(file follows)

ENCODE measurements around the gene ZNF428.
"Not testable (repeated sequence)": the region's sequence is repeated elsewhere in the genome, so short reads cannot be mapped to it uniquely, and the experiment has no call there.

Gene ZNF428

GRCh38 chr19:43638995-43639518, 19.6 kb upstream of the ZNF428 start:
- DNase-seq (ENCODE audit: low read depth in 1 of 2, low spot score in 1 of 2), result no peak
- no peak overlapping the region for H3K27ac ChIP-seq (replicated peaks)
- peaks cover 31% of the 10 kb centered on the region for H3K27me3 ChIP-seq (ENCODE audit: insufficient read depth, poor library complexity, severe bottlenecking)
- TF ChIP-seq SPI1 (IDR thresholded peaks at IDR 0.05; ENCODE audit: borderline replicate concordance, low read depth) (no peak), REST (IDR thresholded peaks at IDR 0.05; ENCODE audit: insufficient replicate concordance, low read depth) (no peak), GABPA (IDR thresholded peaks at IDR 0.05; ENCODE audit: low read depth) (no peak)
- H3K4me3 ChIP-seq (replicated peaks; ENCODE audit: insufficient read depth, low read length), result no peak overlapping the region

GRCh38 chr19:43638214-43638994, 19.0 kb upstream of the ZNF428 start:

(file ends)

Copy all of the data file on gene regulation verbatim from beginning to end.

ENCODE measurements around the gene ZNF428.
"Not testable (repeated sequence)": the region's sequence is repeated elsewhere in the genome, so short reads cannot be mapped to it uniquely, and the experiment has no call there.

Gene ZNF428

GRCh38 chr19:43638995-43639518, 19.6 kb upstream of the ZNF428 start:
- DNase-seq (ENCODE audit: low read depth in 1 of 2, low spot score in 1 of 2), result no peak
- no peak overlapping the region for H3K27ac ChIP-seq (replicated peaks)
- peaks cover 31% of the 10 kb centered on the region for H3K27me3 ChIP-seq (ENCODE audit: insufficient read depth, poor library complexity, severe bottlenecking)
- TF ChIP-seq SPI1 (IDR thresholded peaks at IDR 0.05; ENCODE audit: borderline replicate concordance, low read depth) (no peak), REST (IDR thresholded peaks at IDR 0.05; ENCODE audit: insufficient replicate concordance, low read depth) (no peak), GABPA (IDR thresholded peaks at IDR 0.05; ENCODE audit: low read depth) (no peak)
- H3K4me3 ChIP-seq (replicated peaks; ENCODE audit: insufficient read depth, low read length), result no peak overlapping the region

GRCh38 chr19:43638214-43638994, 19.0 kb upstream of the ZNF428 start: